Freaking Out over an App is Wasted Time.

Focusing on why we shove screens in our kids’ faces might be a better idea.

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“A little girl wearing orange-red playing in the sand in Cao Lãnh” by MI PHAM on Unsplash

There is a really simple solution to being terrified by Facebook app for kids: limit screen time. There are things like, ya know, Legos, fresh air and art supplies that can be equally as engrossing and, maybe even beneficial. Yes, screens are being used more and more in schools, this I do understand. So then, make something different happen at home.

Look, I’m no Luddite. We were one of the first households to have a personal computer in it. I played King’s Quest on floppy disks and learned to make goofy things happen with Basic. I made art from ascii, and eventually I helped build a bunch of the internet (especially the Web) as we know it. Technology has always been my friend.

I’ve got a fancy new smartphone, mostly so I can send high-quality pictures to the grandparents. I read books on Kindle. My daughter always asks if we can look things up on “the Googilator” or “the Youtubilator”, or whether I’m posting a picture I’ve just taken to Facebook. She is seven, and this is her world now, too. Yet simultaneously, she has to read books before she can watch a very limited selection (PBS Kids, mostly) on the 5 year old iPad that’s been designated for this sole purpose.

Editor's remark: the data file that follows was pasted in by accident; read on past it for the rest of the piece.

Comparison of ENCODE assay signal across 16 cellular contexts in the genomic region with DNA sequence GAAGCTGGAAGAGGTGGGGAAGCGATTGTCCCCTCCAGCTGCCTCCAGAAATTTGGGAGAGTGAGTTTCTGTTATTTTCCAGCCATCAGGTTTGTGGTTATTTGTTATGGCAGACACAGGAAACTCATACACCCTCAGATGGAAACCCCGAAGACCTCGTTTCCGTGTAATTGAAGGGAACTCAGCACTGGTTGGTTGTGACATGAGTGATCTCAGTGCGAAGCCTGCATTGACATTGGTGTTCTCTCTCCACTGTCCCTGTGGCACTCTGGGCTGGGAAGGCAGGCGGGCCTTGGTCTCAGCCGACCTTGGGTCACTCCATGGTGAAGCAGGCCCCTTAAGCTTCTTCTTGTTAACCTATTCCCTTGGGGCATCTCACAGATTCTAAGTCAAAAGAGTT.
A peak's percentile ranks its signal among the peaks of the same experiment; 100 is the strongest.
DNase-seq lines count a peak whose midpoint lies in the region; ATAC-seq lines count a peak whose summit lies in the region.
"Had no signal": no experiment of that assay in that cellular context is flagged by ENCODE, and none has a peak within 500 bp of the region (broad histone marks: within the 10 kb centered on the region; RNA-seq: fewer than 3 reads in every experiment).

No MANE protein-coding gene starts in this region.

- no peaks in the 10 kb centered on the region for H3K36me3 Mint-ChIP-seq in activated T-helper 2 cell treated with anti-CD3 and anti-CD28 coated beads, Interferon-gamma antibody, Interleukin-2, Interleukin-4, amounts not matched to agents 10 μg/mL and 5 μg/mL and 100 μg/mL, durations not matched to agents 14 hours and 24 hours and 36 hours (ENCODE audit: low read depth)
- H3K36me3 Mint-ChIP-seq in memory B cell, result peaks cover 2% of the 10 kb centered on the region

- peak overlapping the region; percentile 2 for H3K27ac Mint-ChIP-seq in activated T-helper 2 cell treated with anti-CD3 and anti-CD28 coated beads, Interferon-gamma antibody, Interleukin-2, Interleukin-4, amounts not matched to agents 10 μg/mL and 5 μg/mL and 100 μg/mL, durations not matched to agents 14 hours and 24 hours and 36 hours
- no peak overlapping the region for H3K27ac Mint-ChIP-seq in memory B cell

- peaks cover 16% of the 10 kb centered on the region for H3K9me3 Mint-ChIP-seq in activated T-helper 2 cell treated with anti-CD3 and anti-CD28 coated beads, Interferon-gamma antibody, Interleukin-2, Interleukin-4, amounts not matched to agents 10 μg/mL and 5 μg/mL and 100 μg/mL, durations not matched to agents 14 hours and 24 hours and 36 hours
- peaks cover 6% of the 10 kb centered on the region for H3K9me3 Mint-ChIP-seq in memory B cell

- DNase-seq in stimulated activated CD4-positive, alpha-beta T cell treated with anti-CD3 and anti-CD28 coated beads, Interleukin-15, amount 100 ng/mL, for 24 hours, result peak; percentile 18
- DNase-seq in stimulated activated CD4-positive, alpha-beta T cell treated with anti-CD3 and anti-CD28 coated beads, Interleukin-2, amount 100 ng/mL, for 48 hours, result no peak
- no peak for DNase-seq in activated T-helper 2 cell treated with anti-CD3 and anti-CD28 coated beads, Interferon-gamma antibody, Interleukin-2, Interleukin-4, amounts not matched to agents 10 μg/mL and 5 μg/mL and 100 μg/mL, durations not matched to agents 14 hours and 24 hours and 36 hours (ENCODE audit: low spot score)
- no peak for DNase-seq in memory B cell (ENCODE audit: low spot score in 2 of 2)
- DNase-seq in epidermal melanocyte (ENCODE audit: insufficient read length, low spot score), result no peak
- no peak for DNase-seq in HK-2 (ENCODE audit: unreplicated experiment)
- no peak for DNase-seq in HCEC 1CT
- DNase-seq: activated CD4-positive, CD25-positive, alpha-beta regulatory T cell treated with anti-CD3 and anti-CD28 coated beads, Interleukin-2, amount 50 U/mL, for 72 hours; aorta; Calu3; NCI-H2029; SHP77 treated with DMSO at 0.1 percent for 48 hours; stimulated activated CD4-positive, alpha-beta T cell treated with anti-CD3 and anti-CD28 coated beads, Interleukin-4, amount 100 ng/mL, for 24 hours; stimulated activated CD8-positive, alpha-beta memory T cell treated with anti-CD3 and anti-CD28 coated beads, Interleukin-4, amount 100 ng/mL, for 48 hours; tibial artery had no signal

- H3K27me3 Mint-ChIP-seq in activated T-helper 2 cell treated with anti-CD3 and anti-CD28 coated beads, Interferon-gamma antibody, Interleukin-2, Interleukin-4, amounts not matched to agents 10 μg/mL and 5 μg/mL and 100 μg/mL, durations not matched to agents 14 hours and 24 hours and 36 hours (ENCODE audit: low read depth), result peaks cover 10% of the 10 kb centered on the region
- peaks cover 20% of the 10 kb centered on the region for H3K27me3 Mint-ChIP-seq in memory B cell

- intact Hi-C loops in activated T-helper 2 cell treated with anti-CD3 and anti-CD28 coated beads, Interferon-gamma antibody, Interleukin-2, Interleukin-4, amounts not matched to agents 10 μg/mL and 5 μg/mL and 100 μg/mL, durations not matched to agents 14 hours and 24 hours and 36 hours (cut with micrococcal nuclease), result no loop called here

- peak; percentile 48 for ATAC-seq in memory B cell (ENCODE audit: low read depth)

I’ve been a single mom. I know the value of some tablet-time when the dishes need done, an adult conversation or phone call needs to happen, or a single little moment of silence is desired, but it is fully possible to parent young children without them having constant screen access — I die a little every single time I see a small, small child in a stroller, and instead of looking out at the world around them, they’ve got a tablet shoved in their faces.

The only problem with limiting screen time is that as parents, we also need to emulate this behavior, and at this point, we’ve got parents in this world who’ve never known anything else. Telling them to be “freaked out” over an app when they’re already addicted to several of their own probably isn’t going to work. There’s no need to freak out, though. Energy flows where attention goes — put it toward something beneficial.

Compulsive storyteller. Ada Comstock Scholar at Smith College.

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